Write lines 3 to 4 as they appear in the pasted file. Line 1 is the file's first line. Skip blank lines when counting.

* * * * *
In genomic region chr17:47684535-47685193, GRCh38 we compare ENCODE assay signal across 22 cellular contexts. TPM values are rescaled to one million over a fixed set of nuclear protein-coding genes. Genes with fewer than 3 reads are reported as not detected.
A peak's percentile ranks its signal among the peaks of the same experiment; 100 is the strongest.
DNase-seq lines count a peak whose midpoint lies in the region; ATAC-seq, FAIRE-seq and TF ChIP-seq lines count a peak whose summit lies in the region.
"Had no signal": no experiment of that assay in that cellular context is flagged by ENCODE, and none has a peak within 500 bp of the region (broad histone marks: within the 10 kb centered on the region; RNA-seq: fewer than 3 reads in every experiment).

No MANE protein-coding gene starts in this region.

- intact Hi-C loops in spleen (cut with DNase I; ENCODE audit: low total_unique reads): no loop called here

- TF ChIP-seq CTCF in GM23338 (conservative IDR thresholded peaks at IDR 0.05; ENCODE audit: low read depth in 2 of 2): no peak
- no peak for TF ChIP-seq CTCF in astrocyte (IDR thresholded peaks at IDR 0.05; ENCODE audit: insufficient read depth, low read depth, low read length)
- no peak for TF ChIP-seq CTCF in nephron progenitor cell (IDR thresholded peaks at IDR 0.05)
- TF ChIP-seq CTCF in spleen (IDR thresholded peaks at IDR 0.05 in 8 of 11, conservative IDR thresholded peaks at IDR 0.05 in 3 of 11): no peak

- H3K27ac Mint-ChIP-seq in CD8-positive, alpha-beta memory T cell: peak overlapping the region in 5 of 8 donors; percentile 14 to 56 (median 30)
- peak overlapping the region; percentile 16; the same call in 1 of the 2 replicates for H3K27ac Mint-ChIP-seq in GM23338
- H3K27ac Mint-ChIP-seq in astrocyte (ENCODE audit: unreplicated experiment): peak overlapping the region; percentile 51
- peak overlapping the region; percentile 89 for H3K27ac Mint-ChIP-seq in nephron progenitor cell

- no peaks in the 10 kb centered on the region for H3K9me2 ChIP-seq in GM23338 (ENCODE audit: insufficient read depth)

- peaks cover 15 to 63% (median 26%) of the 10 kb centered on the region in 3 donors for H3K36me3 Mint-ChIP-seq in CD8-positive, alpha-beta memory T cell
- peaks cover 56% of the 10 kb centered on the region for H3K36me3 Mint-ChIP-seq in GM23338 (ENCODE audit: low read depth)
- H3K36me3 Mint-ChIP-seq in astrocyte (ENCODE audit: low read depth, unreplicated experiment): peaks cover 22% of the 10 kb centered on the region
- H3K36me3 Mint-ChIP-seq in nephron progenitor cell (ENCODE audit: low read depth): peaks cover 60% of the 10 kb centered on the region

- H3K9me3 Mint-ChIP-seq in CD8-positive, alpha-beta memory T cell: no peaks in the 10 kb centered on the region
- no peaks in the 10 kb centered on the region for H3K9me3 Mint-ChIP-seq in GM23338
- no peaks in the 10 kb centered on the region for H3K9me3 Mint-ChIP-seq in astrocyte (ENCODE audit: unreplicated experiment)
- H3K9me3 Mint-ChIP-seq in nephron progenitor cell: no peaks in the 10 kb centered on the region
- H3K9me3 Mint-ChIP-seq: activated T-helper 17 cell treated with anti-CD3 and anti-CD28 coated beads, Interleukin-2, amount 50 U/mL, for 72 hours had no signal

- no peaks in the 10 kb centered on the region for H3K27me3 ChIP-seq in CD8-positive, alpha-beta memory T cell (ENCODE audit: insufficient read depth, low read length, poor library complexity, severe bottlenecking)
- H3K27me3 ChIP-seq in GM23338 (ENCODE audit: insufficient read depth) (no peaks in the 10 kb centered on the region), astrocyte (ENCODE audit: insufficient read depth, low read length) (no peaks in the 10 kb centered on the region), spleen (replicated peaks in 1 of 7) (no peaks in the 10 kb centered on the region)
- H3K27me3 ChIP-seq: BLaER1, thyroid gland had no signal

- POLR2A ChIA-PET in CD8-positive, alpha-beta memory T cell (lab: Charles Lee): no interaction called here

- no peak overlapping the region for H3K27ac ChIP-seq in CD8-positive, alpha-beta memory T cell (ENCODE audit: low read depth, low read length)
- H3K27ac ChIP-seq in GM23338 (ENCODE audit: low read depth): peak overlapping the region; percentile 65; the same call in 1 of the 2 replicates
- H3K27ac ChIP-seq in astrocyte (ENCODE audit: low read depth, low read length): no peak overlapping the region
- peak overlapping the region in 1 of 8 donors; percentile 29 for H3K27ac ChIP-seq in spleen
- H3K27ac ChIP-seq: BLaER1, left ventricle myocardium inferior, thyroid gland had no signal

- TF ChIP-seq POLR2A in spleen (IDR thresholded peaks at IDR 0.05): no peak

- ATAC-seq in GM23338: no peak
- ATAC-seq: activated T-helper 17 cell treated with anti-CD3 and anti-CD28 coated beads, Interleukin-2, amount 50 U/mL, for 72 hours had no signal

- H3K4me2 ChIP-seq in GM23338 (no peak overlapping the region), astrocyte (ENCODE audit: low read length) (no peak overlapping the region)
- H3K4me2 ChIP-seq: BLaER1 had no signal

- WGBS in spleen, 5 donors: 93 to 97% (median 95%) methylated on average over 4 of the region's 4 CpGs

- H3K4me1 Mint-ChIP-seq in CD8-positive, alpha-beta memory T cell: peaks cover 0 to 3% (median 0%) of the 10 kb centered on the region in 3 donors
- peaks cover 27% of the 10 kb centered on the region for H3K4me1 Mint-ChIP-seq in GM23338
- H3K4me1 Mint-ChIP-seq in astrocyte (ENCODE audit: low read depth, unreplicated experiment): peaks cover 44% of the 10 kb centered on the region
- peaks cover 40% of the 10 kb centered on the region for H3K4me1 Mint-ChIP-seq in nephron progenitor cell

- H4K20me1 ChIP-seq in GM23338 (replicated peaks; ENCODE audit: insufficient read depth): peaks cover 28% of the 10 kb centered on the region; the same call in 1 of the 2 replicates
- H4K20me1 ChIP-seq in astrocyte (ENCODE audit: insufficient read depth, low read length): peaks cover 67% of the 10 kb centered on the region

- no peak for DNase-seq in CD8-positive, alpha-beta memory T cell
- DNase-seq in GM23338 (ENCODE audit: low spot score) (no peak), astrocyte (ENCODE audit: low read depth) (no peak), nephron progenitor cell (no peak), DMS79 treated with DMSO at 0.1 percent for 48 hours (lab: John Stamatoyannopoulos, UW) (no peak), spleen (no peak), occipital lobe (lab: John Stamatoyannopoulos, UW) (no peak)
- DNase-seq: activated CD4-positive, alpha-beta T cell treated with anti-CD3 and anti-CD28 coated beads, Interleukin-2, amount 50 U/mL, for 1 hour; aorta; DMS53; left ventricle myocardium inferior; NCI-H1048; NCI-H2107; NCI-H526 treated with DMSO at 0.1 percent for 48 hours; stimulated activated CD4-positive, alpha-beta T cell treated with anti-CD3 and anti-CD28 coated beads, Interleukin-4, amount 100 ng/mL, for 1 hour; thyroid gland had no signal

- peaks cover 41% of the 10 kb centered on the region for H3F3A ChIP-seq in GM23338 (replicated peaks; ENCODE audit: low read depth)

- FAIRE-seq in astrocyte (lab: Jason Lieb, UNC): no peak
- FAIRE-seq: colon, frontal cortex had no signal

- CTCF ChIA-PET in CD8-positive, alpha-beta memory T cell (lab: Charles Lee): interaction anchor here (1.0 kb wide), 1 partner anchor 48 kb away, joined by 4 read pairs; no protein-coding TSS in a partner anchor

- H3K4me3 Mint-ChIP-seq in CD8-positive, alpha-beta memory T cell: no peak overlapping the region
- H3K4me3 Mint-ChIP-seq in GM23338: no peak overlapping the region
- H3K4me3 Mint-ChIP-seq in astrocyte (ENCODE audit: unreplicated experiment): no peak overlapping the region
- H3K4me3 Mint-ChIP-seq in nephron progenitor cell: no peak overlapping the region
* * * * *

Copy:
DNase-seq lines count a peak whose midpoint lies in the region; ATAC-seq, FAIRE-seq and TF ChIP-seq lines count a peak whose summit lies in the region.
"Had no signal": no experiment of that assay in that cellular context is flagged by ENCODE, and none has a peak within 500 bp of the region (broad histone marks: within the 10 kb centered on the region; RNA-seq: fewer than 3 reads in every experiment).